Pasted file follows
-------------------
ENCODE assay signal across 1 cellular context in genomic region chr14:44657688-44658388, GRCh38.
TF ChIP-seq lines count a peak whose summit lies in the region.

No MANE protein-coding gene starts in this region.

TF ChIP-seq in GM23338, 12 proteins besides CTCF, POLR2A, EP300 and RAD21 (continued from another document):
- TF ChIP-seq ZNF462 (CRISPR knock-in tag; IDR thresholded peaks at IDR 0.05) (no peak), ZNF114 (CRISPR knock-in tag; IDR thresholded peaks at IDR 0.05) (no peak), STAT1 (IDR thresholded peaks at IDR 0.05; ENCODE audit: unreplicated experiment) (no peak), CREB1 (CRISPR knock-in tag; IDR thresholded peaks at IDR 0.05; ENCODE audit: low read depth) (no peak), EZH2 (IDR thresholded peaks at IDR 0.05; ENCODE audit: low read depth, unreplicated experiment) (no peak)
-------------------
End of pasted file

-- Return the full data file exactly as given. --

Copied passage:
ENCODE assay signal across 1 cellular context in genomic region chr14:44657688-44658388, GRCh38.
TF ChIP-seq lines count a peak whose summit lies in the region.

No MANE protein-coding gene starts in this region.

TF ChIP-seq in GM23338, 12 proteins besides CTCF, POLR2A, EP300 and RAD21 (continued from another document):
- TF ChIP-seq ZNF462 (CRISPR knock-in tag; IDR thresholded peaks at IDR 0.05) (no peak), ZNF114 (CRISPR knock-in tag; IDR thresholded peaks at IDR 0.05) (no peak), STAT1 (IDR thresholded peaks at IDR 0.05; ENCODE audit: unreplicated experiment) (no peak), CREB1 (CRISPR knock-in tag; IDR thresholded peaks at IDR 0.05; ENCODE audit: low read depth) (no peak), EZH2 (IDR thresholded peaks at IDR 0.05; ENCODE audit: low read depth, unreplicated experiment) (no peak)